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Welfare reform: Government suffers massive defeat in House of Lords

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Welfare reform: Government suffers massive defeat in House of Lords


Published by Anonymous for in Central Government and also in Bill Payments, Housing

Welfare reform: Government suffers massive defeat in House of Lords Welfare reform: Government suffers massive defeat in House of Lords

The Government has suffered a sixth defeat in the House of Lords over its controversial welfare reform plans.

Peers voted by 270 to 128, a huge majority of 142, to prevent the Government charging single parents for using the Child Support Agency (CSA).

The successful amendment was put forward by Tory former lord chancellor Lord Mackay of Clashfern and received wide support from Conservatives and Liberal Democrats as well as from Labour peers.

The amendment would stop an upfront charge of £100 or £50 plus a levy of up to 12% on maintenance payments applying if a single parent, generally a mother, had taken "reasonable" steps to get the other parent to come to a voluntary agreement on child support.

The defeat was the sixth ministers have suffered on the Welfare Reform Bill, which is on its final day of report stage in the Lords. On Monday peers agreed an amendment from the Bishop of Ripon and Leeds, the Rt Rev John Packer, to remove child benefit from the £26,000-a-year cap on household benefits.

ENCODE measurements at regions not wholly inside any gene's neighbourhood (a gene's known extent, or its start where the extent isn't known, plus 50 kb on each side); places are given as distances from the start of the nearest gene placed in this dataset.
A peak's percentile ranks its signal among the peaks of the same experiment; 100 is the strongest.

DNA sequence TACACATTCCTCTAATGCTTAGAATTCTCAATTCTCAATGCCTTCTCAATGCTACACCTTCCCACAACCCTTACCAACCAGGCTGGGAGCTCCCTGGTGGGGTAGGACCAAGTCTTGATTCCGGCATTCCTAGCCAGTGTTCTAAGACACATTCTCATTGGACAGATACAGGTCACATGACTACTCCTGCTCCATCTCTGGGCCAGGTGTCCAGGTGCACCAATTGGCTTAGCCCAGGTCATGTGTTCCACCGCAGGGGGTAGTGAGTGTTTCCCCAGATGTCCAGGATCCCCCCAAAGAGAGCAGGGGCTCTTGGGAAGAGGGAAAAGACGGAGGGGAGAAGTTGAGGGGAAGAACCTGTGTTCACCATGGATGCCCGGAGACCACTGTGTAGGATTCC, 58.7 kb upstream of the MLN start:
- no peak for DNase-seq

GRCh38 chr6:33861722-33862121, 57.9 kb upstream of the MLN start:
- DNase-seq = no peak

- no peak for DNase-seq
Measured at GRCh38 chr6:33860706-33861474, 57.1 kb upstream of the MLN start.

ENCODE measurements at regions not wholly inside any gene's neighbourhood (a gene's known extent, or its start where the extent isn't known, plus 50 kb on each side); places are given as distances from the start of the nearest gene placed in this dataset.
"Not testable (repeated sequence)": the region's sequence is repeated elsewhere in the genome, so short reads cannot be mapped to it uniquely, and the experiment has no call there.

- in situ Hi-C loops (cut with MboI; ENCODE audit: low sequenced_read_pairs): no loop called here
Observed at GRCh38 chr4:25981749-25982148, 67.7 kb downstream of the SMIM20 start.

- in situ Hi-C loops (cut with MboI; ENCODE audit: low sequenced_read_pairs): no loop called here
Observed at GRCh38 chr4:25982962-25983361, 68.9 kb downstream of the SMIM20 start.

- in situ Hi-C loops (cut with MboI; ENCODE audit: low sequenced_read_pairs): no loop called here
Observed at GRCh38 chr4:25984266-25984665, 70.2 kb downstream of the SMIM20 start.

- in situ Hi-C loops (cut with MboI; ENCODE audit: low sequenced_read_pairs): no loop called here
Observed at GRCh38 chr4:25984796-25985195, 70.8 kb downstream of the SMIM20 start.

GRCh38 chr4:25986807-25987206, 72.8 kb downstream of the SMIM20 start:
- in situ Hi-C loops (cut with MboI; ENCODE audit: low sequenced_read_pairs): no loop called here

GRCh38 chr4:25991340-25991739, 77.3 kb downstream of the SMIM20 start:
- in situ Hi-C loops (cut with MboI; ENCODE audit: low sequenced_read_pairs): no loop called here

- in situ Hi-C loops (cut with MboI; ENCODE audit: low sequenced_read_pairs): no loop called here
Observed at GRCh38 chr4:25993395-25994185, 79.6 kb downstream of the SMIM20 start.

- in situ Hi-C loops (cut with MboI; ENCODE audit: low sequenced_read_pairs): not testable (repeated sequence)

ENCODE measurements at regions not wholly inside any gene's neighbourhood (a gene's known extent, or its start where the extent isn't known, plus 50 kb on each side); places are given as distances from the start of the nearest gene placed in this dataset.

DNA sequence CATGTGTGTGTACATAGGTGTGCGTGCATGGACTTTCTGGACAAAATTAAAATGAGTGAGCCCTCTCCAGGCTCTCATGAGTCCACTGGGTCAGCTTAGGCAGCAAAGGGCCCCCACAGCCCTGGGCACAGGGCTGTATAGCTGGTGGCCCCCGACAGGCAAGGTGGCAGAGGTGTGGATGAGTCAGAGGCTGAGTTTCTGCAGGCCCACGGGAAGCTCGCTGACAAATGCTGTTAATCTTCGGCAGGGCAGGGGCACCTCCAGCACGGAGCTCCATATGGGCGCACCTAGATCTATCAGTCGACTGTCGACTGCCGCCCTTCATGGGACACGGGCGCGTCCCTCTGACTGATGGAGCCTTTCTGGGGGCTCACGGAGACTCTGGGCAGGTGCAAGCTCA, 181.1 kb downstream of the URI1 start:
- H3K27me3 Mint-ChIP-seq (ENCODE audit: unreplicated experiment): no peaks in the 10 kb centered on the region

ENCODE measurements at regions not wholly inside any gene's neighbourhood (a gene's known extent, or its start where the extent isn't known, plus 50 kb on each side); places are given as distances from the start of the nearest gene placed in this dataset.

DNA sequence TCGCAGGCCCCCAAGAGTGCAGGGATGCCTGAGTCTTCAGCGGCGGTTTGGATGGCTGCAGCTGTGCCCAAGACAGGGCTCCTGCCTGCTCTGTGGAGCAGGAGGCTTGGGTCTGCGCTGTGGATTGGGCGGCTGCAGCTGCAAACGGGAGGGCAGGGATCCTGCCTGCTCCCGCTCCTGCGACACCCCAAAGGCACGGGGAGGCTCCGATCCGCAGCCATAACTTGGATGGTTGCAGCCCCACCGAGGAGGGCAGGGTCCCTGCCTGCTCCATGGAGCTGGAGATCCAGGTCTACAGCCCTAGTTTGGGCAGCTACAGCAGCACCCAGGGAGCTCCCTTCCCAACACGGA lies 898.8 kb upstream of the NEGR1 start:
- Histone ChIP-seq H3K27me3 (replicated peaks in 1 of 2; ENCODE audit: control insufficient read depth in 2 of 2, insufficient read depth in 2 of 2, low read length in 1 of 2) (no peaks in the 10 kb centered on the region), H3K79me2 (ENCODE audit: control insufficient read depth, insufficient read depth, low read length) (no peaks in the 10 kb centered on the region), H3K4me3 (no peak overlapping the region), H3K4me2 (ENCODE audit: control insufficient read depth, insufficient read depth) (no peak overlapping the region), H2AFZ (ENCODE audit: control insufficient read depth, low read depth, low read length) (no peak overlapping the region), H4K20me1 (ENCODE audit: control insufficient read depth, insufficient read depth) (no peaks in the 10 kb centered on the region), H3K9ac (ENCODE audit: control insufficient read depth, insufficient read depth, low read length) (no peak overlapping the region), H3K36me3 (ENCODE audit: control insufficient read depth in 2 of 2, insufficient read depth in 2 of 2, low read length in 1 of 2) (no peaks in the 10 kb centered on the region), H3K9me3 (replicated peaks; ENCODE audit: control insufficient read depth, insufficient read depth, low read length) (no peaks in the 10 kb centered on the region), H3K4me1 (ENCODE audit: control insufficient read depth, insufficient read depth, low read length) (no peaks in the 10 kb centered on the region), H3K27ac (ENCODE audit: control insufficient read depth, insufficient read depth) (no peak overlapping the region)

Lord Mackay said the Government's plans could put single mothers off seeking the support they were entitled to.

He said: "The motivation for these charges is said by the Government to be to bring people to voluntary agreement. I am entirely in favour of that but if that proves impossible where the woman is at the stage where there is nothing more she can do, the only thing she can do is pay."

The defeat might be overturned when the Bill returns to the Commons next month, but given the what appears to be a large rebellion among Tory and Lib Dem peers, the Government may be forced to offer concessions.

Government spokesman Lord De Mauley, urging peers not to back Lord Mackay's amendment, argued it would require the state "to try to arbitrate" on whether a parent had taken reasonable steps.

He said parents could challenge the decision and it would add to the "cost and complexity" of the system. Even if parents were allowed to offer a "self-declaration" that they had taken all reasonable steps, the scheme would cost £200 million to the end of March 2019, he said.

Liam Byrne, Labour’s Shadow Work and Pensions Secretary, said: “The Government should never have proposed we make it harder for mums trying to raise a family on their own to get the help they are entitled to from absent fathers. They have got this comprehensively wrong.

“I really hope tonight’s comprehensive defeat will now force the Government to think again.”


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